Rhode Island has provided benefits to same-sex partners of state employees since 2001.
A bill to legalize same-sex marriage was introduced in the Rhode Island General Assembly on January 11, 2011. Governor Lincoln Chafee announced his support. In May 2011, a bill to legalize civil unions for same-sex couples was introduced. It passed the House of Representatives by a vote of 62–11, and passed the Senate on June 29 by a vote of 21 to 16. Governor Chafee signed the legislation on July 2, 2011 and the law was made effective from July 1, 2011. By January 2013, only 68 couples had obtained civil union licenses.
Legislation establishing same-sex marriage in Rhode Island was enacted in May 2013, effective August 1. Since August 1, two persons who are parties to a civil union entered into before that date may convert their union into a marriage.
The Rhode Island Family Court routinely grants same-sex adoptions and has been doing so since at least 1995. Couples need not reside in Rhode Island and may be adopting their own birth child, using a surrogate, or adopting a child already placed with them. A decree lists both partners as parents. After the adoption, the Rhode Island Department of Health, Division of Vital Statistics will amend the birth certificate of a child born in Rhode Island to name both partners as parents. A birth certificate issued in Rhode Island carries the names of both parents, including same-sex parents.
Lesbian couples have access to in vitro fertilization. State law recognizes the non-genetic, non-gestational mother as a legal parent to a child born via donor insemination. Surrogacy is neither prohibited nor expressly permitted in Rhode Island. Whether a surrogacy contract, gestational or traditional, will be recognized depends on the Rhode Island Family Court. Based on recent decisions from said court, the state may grant parentage declarations before birth to married couples, unmarried couples and individuals. Same-sex couples are treated in the same manner as opposite-sex couples.
In July 2020, the General Assembly amended state parentage laws to insure that unmarried couples and same-sex couples do not require going to court to obtain legal rights to their child. Governor Gina Raimondo, who signed the bill into law, said, "No parent should have to jump through hoops to receive legal recognition because of their sexual orientation or the circumstances of their child's birth. The Rhode Island Uniform Parentage Act enshrines into law our belief in the validity of all parths to parenthood." The law went into effect on January 1, 2021. Previously, the state required the non-biological mother in a lesbian couple to complete a traditional adoption process. The new law insures that the couple need not go to court or go through adoption home study, and the non-biological mother is automatically recognized as a legal parent, akin to the father in an opposite-sex couple. The state's child protective services agency expressed support for the new law, stating that the previous requirement of home study for same-sex couples having to adopt their own children was a "waste of the department's resources".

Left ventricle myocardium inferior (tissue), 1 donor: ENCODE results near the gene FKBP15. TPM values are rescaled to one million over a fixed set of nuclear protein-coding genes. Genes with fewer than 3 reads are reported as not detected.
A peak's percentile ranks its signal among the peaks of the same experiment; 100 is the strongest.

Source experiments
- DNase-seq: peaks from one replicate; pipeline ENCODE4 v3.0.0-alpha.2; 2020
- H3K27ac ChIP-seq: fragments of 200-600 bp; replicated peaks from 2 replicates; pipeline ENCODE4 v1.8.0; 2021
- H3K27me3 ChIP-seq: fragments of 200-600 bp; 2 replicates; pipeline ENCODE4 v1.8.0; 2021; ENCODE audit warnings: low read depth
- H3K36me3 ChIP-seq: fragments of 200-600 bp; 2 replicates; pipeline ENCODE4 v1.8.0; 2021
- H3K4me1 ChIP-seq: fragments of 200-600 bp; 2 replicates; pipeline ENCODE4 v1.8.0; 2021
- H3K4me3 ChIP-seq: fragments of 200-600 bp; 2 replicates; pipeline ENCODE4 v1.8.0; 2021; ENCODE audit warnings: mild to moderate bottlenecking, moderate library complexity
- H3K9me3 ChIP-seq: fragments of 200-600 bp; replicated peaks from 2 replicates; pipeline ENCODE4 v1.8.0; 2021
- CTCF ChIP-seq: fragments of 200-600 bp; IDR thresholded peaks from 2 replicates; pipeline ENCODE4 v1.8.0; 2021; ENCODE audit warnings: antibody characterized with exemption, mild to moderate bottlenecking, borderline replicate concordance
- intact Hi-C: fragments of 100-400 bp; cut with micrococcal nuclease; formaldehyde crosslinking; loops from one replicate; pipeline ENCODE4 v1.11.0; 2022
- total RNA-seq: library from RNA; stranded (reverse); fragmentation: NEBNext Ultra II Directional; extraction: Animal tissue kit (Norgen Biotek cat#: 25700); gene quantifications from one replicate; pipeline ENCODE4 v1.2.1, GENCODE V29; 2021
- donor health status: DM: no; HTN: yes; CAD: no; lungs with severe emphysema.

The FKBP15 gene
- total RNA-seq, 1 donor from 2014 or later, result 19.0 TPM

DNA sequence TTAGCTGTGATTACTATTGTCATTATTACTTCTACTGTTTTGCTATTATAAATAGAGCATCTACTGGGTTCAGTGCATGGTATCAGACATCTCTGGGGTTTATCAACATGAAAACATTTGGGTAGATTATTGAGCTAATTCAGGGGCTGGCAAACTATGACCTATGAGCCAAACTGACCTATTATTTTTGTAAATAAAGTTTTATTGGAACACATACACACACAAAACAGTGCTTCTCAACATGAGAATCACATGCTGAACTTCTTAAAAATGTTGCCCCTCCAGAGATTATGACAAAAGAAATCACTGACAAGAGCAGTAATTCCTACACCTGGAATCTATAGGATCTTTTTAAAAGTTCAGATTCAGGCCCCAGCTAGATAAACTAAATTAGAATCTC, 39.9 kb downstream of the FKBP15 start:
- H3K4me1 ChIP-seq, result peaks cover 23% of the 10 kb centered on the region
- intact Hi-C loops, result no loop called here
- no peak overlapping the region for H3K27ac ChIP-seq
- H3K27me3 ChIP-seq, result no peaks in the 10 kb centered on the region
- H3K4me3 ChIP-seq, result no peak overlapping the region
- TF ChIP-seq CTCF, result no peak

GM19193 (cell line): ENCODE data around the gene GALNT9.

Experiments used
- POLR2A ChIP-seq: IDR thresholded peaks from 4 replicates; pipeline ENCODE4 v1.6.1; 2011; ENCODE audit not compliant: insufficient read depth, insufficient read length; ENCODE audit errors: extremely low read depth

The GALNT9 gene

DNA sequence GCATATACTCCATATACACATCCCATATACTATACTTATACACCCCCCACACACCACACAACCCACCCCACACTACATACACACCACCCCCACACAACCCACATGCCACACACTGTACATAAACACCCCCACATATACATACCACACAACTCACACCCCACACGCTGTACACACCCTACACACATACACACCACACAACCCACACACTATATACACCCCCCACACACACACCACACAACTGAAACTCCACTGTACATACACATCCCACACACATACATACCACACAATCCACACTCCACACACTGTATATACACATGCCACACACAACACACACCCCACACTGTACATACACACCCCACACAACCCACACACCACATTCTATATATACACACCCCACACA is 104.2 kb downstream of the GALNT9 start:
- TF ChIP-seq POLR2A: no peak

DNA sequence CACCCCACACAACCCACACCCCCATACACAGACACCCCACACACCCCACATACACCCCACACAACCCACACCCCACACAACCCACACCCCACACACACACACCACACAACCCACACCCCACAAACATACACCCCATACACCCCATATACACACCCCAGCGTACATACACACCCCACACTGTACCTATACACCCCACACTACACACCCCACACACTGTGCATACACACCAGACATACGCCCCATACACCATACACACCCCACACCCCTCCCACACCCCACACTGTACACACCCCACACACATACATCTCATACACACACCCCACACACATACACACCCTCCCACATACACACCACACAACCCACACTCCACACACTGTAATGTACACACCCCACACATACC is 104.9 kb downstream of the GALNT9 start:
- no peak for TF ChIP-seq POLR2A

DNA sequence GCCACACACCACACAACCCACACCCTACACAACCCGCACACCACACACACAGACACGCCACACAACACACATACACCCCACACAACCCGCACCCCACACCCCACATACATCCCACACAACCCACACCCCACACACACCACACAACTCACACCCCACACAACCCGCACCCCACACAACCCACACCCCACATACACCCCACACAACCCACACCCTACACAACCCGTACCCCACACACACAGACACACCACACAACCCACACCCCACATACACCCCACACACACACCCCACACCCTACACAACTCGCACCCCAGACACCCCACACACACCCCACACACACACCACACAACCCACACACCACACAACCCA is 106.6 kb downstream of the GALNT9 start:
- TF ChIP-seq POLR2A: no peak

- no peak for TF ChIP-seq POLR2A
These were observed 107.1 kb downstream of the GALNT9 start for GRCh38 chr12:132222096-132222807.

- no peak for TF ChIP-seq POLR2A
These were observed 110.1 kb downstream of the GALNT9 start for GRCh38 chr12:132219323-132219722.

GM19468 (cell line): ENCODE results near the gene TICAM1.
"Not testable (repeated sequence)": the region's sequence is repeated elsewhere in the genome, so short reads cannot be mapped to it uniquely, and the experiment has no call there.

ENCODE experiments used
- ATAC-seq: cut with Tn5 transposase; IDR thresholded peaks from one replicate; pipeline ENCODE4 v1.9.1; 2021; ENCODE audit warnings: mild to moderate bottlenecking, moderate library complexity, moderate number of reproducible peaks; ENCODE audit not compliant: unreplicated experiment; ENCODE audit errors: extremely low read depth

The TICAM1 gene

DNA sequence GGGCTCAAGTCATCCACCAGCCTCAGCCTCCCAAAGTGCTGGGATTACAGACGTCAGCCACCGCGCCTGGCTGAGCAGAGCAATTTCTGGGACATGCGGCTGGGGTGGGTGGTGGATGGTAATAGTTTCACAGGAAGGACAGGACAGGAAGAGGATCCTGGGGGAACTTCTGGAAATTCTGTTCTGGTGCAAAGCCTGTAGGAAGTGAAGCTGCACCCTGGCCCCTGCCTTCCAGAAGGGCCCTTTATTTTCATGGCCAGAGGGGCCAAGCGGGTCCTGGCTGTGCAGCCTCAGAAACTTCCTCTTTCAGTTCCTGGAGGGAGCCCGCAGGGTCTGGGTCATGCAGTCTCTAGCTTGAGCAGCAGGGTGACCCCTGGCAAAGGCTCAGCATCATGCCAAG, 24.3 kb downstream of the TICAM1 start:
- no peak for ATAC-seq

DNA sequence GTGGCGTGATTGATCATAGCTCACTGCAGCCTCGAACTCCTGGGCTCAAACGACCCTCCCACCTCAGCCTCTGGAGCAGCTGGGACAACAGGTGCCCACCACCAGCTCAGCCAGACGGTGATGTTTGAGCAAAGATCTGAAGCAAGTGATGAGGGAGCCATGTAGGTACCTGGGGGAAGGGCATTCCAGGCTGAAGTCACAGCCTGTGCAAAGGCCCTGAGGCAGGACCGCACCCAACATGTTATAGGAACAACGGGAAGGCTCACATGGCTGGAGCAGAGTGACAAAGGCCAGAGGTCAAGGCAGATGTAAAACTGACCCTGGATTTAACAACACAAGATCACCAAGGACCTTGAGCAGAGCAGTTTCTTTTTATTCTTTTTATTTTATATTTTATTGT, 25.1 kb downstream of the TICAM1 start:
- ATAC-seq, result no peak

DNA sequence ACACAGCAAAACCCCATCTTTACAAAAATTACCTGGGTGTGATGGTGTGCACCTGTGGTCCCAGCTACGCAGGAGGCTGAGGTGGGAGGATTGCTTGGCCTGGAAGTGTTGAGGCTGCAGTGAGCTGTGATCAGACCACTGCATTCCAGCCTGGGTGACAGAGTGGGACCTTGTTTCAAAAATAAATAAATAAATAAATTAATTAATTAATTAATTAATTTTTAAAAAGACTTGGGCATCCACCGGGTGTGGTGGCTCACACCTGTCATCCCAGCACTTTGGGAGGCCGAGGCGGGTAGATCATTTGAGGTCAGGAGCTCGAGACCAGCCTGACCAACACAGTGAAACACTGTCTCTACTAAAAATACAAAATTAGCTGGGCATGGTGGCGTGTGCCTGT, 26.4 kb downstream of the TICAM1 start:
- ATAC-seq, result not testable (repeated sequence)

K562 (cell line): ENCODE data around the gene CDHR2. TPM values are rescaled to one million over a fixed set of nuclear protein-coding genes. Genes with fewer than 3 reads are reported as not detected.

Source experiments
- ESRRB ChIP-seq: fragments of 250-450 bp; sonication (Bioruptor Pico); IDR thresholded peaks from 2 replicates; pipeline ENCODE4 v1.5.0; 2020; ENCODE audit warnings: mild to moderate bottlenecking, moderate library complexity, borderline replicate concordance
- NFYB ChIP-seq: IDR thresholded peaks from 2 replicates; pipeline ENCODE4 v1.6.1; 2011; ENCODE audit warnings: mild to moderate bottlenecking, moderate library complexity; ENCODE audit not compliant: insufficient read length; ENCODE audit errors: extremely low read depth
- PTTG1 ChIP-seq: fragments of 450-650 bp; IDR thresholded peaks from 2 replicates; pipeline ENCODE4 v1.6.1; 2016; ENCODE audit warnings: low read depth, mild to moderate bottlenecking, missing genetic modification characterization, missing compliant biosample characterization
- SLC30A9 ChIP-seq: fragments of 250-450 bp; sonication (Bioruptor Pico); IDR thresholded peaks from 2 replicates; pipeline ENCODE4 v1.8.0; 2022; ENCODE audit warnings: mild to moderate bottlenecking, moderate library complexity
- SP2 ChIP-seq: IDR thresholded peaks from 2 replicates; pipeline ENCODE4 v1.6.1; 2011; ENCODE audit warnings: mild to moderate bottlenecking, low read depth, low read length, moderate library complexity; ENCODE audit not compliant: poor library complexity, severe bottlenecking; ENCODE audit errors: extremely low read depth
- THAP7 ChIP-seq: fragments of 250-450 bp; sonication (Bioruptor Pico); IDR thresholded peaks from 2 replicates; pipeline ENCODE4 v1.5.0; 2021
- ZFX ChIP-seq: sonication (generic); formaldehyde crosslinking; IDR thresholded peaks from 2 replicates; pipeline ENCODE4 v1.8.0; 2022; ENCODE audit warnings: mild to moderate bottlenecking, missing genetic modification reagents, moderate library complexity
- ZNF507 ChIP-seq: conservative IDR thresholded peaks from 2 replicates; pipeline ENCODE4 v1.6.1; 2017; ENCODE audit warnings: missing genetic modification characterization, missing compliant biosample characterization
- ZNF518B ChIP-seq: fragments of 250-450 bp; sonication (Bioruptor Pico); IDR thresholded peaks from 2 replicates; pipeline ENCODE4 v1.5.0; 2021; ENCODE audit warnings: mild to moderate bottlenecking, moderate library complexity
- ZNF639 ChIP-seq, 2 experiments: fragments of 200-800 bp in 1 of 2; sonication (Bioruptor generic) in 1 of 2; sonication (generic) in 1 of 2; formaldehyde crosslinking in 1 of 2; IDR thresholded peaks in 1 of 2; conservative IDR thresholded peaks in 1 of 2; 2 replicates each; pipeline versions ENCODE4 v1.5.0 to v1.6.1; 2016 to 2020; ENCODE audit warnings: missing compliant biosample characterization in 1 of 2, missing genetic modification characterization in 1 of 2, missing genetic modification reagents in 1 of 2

Rhode Island law has outlawed discrimination on the basis of sexual orientation since 1995 and on the basis of gender identity or expression since 2001 in employment, credit, housing and public accommodations.
In July 2021, two bills passed the Rhode Island General Assembly regarding "pay disclosure and discrimination" within employment and repealing the archaic 1995 "housing with 3 occupiers or less loophole exemptions" - based on an individual's sexual orientation and gender identity. The Governor of Rhode Island signed the two bills into law - becoming legally effective from January 1, 2023.
Moreover, the state's anti-bullying law prohibits bullying on the basis of race, color, religion, ancestry, national origin, sex, sexual orientation, gender identity and expression, and mental, physical and sensory disability. The law also explicitly includes cyberbullying and harassment, and applies to all public schools.
Rhode Island has a criminal statute covering hate crimes motivated by both sexual orientation and gender identity or expression. The law provides penalty enhancements for the commission of a crime motivated by the victim's actual or perceived sexual orientation or gender identity, among other categories.